I have recently taken up a fight against a change with which I disagree.  In the President’s recent budget proposal, he has eliminate funding for a variety of educational programs, including Title II. I have overseen the Title II budget in my current district for the last two years, and in my previous district, for four years. Title II supports teacher recruitment and hiring, new teacher induction, teacher leadership development, and transformational school leadership by supporting administrators. I am very passionate about the value that Title II brings to our work. I have made a choice to fight this budget cut by advocating for Title II at the federal level. Instead of running around stressed out about the possible cuts within my district, I am reaching out to my elected representatives to share with them how we use Title II, how it impacts our staff and students, and why I encourage them to vote to continue to fund Title II. I have written emails, made calls, and participate in a Twitter storm (see #TitleIIA). I see this as a resilient way to fight a change that I disagree with, in a concerted effort where I feel that my energy is being well-used.

As I continue to reflect on this chapter, I appreciate that Aguilar discusses that change often brings about fear and learning. One of the realizations she coaches a new principal to in the chapter is that change, especially one that involves long-held personal beliefs, takes time… as in years! This is a hard pill to swallow, especially for an educator like me who has such a sense of urgency to support all of the students who are not being successful in our current system. Aguilar addresses this as she writes about patience as an emotion and a skill, one that we can practice and develop. This is something that I continue to work on!

The disposition of perseverance fits so well with the habit of riding the wave of change. It’s easy to persevere through something you choose to do, such as as welcome new job change. It’s much more challenging to persevere through a change you didn’t choose or welcome, and one that brings fear and uncertainty. This is why building up resiliency is so important.


Posts in the Building Resilience series:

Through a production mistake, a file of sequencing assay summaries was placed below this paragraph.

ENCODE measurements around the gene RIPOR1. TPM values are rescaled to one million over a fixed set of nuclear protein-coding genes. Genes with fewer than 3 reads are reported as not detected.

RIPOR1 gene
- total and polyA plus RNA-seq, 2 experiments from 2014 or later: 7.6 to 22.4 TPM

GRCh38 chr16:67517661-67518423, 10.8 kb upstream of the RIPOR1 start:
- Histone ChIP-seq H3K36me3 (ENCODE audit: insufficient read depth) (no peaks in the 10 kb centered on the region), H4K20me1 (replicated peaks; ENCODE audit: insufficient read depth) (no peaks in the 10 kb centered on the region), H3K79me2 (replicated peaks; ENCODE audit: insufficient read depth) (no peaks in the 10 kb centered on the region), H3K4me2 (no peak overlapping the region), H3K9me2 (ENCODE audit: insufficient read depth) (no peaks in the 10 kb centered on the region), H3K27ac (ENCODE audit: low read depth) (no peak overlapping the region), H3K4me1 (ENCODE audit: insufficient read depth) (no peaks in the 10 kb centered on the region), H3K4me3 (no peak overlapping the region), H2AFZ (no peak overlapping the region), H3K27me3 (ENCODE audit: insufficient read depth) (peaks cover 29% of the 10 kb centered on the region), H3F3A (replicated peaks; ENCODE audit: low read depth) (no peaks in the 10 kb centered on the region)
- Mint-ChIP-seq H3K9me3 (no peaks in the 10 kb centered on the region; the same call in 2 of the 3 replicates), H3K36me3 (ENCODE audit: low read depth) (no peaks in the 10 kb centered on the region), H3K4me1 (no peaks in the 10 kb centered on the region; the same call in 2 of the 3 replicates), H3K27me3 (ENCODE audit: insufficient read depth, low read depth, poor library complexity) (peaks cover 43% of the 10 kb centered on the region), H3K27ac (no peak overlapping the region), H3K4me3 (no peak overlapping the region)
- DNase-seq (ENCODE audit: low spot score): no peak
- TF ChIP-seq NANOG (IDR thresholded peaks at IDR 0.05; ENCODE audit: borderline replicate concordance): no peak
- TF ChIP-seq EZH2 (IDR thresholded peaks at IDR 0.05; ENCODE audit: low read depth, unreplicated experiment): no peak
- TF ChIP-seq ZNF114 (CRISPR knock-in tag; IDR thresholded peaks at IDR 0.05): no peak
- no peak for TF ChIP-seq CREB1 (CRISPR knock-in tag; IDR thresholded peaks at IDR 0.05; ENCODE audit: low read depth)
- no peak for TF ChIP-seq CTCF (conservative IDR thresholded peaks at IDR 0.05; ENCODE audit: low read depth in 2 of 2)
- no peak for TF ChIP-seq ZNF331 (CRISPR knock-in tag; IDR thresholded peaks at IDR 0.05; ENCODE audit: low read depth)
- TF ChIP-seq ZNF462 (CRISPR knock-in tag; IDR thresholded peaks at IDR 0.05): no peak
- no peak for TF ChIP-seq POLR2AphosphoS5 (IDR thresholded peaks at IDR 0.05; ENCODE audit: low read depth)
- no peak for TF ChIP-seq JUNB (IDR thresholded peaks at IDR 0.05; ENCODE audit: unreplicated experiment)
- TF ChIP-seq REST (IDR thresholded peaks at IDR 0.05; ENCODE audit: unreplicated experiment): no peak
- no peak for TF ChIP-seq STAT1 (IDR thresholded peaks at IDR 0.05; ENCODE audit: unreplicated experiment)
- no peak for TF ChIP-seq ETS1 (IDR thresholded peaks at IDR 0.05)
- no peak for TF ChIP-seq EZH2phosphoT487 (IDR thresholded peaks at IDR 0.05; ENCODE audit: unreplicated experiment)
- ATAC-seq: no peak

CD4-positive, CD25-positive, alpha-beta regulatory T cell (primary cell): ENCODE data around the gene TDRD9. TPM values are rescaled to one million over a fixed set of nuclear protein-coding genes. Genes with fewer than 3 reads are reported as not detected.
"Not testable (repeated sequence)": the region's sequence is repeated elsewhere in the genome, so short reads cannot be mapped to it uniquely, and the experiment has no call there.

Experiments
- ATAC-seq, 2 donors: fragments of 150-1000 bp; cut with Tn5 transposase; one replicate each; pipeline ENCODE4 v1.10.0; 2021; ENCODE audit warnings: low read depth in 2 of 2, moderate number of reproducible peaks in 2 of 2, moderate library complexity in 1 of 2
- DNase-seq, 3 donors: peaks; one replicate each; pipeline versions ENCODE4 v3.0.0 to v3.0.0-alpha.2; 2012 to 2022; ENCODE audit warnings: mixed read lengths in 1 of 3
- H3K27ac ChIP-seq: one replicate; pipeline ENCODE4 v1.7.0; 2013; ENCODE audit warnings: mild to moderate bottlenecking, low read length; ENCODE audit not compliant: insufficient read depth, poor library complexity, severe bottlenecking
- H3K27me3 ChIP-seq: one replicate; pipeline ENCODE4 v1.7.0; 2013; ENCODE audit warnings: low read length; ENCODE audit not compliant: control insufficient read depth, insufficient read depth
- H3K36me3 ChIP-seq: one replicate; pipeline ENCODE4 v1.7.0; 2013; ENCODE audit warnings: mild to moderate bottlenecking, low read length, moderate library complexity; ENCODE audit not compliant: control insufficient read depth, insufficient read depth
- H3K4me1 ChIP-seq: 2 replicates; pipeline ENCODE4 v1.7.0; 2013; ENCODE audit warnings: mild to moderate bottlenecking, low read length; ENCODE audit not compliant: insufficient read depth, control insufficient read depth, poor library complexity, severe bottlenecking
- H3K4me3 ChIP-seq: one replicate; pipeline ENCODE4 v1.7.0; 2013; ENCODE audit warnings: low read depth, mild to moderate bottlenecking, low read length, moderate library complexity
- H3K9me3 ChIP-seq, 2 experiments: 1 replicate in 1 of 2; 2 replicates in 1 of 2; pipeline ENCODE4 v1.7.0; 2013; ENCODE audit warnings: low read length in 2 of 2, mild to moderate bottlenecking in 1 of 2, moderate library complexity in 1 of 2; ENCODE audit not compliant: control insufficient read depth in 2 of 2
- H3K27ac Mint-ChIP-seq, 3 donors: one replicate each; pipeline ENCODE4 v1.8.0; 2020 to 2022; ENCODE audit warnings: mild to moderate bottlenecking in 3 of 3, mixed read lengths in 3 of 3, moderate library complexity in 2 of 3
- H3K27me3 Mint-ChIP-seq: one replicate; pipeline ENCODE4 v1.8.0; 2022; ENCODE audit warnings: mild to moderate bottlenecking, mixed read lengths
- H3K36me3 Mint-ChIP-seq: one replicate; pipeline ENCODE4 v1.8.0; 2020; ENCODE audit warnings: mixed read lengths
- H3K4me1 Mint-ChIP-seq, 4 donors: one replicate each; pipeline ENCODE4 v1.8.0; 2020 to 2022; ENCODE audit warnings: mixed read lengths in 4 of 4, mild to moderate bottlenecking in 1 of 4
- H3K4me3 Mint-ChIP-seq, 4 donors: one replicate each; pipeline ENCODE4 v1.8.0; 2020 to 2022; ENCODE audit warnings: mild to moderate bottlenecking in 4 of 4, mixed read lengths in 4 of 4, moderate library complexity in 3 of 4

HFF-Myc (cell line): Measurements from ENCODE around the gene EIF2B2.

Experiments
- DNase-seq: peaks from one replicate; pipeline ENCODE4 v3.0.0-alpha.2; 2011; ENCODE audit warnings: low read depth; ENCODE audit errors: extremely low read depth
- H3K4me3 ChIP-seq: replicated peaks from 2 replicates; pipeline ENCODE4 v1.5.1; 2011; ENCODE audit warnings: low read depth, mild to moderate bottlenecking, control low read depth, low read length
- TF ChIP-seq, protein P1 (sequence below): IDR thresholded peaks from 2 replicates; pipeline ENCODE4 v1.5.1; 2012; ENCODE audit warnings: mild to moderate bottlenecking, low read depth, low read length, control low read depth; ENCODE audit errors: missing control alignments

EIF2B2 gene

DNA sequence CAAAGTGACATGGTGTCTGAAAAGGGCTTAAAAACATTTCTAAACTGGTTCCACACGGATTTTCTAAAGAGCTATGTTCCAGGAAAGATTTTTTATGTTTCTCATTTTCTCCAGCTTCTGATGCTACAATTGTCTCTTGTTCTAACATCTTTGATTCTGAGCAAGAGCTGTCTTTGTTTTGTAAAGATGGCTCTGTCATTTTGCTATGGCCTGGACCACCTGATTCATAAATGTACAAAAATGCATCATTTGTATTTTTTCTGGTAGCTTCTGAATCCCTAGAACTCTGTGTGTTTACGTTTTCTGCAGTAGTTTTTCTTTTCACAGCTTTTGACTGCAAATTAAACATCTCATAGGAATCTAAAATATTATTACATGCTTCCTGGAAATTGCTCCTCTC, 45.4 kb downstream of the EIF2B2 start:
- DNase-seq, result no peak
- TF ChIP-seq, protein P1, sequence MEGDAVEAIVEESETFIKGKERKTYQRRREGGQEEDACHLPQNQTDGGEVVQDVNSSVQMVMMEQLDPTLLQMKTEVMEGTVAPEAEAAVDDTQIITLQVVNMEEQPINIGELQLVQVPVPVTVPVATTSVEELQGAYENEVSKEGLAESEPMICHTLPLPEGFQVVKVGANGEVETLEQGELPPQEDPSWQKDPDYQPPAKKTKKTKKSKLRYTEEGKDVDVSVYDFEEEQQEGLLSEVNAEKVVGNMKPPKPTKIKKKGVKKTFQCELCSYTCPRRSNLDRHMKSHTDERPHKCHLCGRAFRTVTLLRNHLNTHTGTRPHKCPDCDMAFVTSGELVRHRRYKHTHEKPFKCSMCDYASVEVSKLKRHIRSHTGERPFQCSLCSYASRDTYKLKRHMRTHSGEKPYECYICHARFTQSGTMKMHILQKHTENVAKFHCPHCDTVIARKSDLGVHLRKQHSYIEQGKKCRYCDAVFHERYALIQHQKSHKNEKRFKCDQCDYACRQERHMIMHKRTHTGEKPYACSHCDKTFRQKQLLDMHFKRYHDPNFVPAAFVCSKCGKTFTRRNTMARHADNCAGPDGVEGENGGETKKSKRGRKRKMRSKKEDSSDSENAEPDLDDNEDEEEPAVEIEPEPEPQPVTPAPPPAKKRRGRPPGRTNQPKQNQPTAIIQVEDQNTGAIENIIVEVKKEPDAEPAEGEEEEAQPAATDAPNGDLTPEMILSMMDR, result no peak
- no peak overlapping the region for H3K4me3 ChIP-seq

Building Resilience

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An International Virtual Interview, Part 1

This is the second in a series of posts co-written by myself and Kristian Still, an educator from the U.K. with whom I connected on Twitter.  You will learn more about each of us and why we connected as you read the posts. He will be posting our writing on his blog as well. You can read our first post together, Making Global Connections, here

After Kristian reached out to me, we exchanged a few DMs on Twitter, and then decided to expand our conversation in a Google doc. We each wrote down a few questions for the other person to answer. In this second post, you will be able to read the questions that I asked Kristian and his responses. Stay tuned for future posts that include his questions for me and our reflections! 

Questions for Kristian:

  • Can you describe your instructional coaching journey? Where did you begin and how did you end up where you are?

In the summer of 2018 I received four sessions of coaching in exchange for my professional advocacy of the Education Support Partnership. It changed and opened up my views on the potential of coaching for my own leadership practice and effectiveness quite dramatically. It led me to question why I had deliberately overlooked coaching when it was presented and to see if I could understand why I had not responded or act differently. I recorded my reflection in a series of  unpublished blog posts right up until the point of seeking accreditation.

In answer to your simple question, here is a rather extended and full response. ‘I was wrong about coaching’ which ended up as a seven part series, charting that journey from missed opportunities to seeking coaching accreditation.

Formal accreditation here in the UK is not straightforward. Coaching is an unregulated industry and there are numerous routes / organisations to getting formally accredited. Whichever route you take, it is relatively expensive and requires a sincere application. There were numerous pathways, accreditations, and training companies. Eventually I met with Jane Suter, from Red Tiger Consultancy, who deliver a range of Coaching and Mentoring courses accredited by Institute of Leader and Management (ILM).